What if we looked at violence in America as a public health crisis rather than a crime problem? What if we look for promising practices and expanded the ones that work to eliminate the epidemic of violence that keeps our graveyards, jails, and prisons full? That is exactly the approach recommended by a panel of the nation’s leading gun violence researchers in a report released this week by the Institute of Medicine. Convened by the federal government in the wake of the Newtown shooting, the panel provides a national road map for the research that needs to be done to prevent gun violence and improve public safety, especially for our most vulnerable.
The odds against growing into a productive adulthood are almost overwhelming for Black boys, especially those from impoverished backgrounds. One in three will wind up in jail or prison, and some won’t survive to age 21: According to the FBI, in 2011 more than 6,300 African-Americans, mostly young men, were murdered in the United States. The Children’s Defense Fund’s 2012 national conference featured a panel of physicians and experts who look at this ongoing loss of life and human potential as a public health crisis. Their viewpoint offers a fresh explanation for the culture of violence and points to ways to counteract it.
“We know that stress and trauma have an impact on physical and mental health and brain development,” said Dr. John Rich, Chair of the Department of Health Management and Policy at the Drexel University School of Public Health and director of the school’s Center for Nonviolence and Social Justice. Dr. Rich interviewed scores of young men recuperating from knife or gunshot wounds and shared his findings in the book Wrong Place, Wrong Time: Trauma and Violence in the Lives of Young Black Men. He found that many of our young people are under tremendous stress, “When these young men behave in ways we don’t like, what we should be asking them is not ‘What’s wrong with you?’ but ‘What happened to you?’” Dr. Rich noted that many of the young men he interviewed display the same symptoms of trauma, like hyper vigilance and emotional numbing, as soldiers returning from a war zone -- and he sees many of the young people caught up in the cycle of violence not as inherently bad people needing punishment, but as injured people who need healing.
Dr, Kenneth Hardy, professor of Family Therapy at Drexel University, said the young men and boys he meets in his practice come with a set of underlying and intertwined problems. The first is devaluation -- persistent assaults to dignity. “Part of being Black means you are born into a group that tends to be devalued. Put on top of that male and poor.” Additional trauma comes from failure in school and sometimes physical, emotional, and sexual abuse. Dr. Hardy believes that persistent devaluation of poor Black boys and men is one reason many put such a high premium on respect, and real or perceived disrespect then often becomes the trigger point for violence.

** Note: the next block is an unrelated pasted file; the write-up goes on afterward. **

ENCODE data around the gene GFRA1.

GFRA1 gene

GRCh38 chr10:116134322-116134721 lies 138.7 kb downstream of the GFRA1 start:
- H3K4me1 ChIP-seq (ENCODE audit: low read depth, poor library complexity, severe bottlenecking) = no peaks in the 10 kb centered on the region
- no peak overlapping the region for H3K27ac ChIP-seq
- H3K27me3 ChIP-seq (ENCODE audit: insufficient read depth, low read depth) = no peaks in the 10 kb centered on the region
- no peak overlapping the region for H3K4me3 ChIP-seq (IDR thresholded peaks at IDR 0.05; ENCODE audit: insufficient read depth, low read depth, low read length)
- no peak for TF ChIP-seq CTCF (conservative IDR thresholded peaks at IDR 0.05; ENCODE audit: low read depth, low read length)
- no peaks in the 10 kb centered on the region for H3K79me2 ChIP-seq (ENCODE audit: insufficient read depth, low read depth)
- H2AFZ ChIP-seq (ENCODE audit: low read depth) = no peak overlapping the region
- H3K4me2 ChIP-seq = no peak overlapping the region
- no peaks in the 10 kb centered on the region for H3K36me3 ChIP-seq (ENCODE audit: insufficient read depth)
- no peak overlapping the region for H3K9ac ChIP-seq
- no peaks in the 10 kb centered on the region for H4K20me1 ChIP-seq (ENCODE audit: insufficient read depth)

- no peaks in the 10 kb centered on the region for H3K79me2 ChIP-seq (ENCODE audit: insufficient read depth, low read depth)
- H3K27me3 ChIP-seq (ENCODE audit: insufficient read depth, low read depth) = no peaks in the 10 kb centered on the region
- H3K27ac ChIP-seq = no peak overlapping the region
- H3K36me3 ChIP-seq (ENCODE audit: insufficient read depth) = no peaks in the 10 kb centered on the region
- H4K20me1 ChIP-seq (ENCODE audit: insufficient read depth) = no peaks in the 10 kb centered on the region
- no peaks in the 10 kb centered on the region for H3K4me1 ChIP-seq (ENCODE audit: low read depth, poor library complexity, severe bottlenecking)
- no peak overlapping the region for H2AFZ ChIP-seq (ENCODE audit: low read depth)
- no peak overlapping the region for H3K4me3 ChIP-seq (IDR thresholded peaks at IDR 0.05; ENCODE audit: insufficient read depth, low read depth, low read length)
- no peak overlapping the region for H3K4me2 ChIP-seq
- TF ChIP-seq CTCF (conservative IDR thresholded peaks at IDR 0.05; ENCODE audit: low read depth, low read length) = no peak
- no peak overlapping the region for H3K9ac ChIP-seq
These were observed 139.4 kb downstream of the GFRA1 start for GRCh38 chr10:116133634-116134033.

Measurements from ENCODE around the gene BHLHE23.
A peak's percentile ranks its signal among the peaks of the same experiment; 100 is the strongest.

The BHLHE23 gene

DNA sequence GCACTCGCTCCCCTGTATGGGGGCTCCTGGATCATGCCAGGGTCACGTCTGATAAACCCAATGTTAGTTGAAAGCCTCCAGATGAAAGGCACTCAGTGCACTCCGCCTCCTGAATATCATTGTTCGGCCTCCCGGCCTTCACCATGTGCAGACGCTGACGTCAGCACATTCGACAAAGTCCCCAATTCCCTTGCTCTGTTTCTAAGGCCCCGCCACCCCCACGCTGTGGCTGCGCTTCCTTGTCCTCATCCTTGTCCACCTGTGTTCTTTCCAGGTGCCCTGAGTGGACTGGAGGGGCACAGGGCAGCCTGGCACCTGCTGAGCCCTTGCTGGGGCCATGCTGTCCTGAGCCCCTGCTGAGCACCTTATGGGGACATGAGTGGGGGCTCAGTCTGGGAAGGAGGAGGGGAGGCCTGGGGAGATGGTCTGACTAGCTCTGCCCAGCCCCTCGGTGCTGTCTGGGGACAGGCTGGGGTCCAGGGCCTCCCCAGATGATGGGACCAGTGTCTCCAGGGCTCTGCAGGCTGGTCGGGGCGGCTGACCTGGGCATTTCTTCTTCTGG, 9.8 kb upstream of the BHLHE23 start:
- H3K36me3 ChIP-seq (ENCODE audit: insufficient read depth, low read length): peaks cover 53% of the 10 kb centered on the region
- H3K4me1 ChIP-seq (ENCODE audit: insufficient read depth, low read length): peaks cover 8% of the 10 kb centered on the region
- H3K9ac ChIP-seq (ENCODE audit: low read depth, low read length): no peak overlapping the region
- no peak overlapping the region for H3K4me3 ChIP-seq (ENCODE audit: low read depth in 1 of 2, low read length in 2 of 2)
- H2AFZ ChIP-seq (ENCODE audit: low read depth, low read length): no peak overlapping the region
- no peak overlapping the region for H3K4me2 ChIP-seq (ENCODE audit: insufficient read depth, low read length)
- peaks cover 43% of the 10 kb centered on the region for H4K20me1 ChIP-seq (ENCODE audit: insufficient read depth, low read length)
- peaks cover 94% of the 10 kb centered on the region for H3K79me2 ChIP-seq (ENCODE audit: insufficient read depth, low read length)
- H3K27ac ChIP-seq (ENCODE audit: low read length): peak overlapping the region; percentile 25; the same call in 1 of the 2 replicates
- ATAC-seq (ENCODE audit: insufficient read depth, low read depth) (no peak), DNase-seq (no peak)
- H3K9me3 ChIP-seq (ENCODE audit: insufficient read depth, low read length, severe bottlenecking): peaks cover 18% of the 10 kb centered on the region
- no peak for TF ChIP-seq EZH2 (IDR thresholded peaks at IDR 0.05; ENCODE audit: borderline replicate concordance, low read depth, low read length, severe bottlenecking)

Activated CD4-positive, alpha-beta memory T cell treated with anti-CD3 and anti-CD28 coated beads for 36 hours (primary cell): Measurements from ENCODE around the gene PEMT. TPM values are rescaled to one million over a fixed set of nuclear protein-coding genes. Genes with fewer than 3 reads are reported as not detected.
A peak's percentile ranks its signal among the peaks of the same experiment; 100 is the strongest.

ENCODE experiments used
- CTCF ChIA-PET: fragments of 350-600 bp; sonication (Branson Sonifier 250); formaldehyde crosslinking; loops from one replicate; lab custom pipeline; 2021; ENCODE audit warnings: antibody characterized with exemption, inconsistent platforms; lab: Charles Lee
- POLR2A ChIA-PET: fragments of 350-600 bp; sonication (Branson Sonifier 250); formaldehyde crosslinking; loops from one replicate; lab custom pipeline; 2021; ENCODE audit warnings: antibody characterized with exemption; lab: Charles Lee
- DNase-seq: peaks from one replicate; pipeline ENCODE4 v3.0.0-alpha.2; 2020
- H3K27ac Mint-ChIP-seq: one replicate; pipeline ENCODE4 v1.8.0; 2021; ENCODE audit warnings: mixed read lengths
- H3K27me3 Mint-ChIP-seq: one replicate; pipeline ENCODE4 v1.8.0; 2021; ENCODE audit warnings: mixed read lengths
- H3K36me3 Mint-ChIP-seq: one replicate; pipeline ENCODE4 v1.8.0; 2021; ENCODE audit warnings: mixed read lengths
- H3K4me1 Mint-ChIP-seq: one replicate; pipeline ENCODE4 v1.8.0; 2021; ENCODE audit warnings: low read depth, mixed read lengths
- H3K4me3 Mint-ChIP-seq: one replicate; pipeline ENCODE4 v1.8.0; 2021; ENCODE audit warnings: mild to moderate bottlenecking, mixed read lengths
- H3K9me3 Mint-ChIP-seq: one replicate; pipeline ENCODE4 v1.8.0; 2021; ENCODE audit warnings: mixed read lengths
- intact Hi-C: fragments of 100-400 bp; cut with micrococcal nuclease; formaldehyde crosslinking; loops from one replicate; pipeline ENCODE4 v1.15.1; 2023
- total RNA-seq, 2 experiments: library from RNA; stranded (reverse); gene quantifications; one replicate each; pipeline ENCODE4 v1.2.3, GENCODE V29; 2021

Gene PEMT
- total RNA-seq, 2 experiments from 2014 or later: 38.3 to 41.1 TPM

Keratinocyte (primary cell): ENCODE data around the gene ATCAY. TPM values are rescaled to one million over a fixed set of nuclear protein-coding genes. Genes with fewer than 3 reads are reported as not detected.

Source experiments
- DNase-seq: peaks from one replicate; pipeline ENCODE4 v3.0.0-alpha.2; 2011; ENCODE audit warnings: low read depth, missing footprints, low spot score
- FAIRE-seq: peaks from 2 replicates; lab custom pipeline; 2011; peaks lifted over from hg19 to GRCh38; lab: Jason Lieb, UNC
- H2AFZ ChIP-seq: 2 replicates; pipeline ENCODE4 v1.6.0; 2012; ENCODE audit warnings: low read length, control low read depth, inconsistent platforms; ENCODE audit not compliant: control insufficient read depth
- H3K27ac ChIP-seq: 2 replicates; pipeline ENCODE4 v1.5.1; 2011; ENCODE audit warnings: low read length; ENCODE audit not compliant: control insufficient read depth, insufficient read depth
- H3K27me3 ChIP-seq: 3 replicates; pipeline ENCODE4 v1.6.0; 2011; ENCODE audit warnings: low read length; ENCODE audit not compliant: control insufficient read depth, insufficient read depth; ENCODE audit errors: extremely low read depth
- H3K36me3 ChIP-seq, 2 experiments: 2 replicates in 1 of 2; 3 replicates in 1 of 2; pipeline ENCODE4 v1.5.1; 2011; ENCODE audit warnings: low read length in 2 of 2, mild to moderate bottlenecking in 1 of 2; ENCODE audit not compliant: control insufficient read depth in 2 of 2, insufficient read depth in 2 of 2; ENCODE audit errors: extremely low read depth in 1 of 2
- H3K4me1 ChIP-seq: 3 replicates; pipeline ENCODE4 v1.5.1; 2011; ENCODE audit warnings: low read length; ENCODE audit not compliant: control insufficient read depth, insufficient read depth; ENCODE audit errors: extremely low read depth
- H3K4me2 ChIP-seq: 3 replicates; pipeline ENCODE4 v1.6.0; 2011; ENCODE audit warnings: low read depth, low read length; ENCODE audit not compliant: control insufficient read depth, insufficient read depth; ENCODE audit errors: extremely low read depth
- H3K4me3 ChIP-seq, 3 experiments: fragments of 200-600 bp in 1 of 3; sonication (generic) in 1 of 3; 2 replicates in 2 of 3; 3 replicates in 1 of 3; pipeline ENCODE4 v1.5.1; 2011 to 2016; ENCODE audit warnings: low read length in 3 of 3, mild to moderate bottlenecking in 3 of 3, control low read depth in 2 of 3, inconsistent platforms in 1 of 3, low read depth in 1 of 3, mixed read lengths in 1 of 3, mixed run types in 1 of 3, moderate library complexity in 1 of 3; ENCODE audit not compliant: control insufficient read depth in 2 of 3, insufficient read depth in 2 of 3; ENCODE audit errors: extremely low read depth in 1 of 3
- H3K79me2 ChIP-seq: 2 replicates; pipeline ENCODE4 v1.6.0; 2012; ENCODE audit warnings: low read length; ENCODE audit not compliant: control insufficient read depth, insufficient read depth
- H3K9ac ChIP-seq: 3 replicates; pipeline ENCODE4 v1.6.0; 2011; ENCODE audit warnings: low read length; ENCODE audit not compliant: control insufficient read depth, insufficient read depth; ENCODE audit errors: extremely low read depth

Dr. Hardy has observed the erosion of community, relationships, and connectedness in impoverished neighborhoods where young people are often left to raise themselves and find a sense of belonging in the streets. There, violence is the accepted and expected way of settling conflicts and building a reputation as a man.
A third, related reality for many poor Black boys and young men is loss, Dr. Hardy said: “Their lives are inundated by losses that are unacknowledged and ungrieved.” Some are tangible losses -- a mother who is an alcoholic or drug addict and not available as a caring parent, a father in prison or gone without explanation. There are kindergartners who come to school with heavy hearts.
But, Dr. Hardy continued, “Even more profound are the intangible losses -- loss of hope, loss of future orientation. You hear the story over and over again: ‘I don’t expect to live beyond 19.’ It’s not about a lack of desire to live but a sense that life is so inundated with loss you can’t see beyond it.”
From this “massive, pervasive loss,” Hardy said, “rage is inevitable.” He distinguished rage from anger, a more immediate emotion: Rage is more bedrock, formed from layers of anger, and comes from degradation.
Once we observe this trauma and rage happening, how can we help heal it? Dr. Hardy said we need to find ways to counteract devaluation with a new narrative. Punishment alone -- the default in many American schools and the criminal justice system -- is not effective in changing people and only adds to the devaluation.
Dr. Robert Ross, a pediatrician who is the president and CEO of The California Endowment, shared examples of successful approaches he’s seen in their Healthy Communities initiative, including the simple power of programs that allow young people to tell their stories in a safe and supportive space. As Dr. Ross summed up the crisis, right now many people do not believe the health and mental health systems in America are dealing with the epidemic of violence, trauma, and stress in the lives of young people of color in a systematic and meaningful way: “There are systems that are derailing our young men into prison. We need to create a counter-system each step of the way.”
We all need to stand up for children and demand the federal government fund the research that needs to be done so we can jumpstart a cure to this national gun violence epidemic. We don’t have a moment to waste or another child to lose.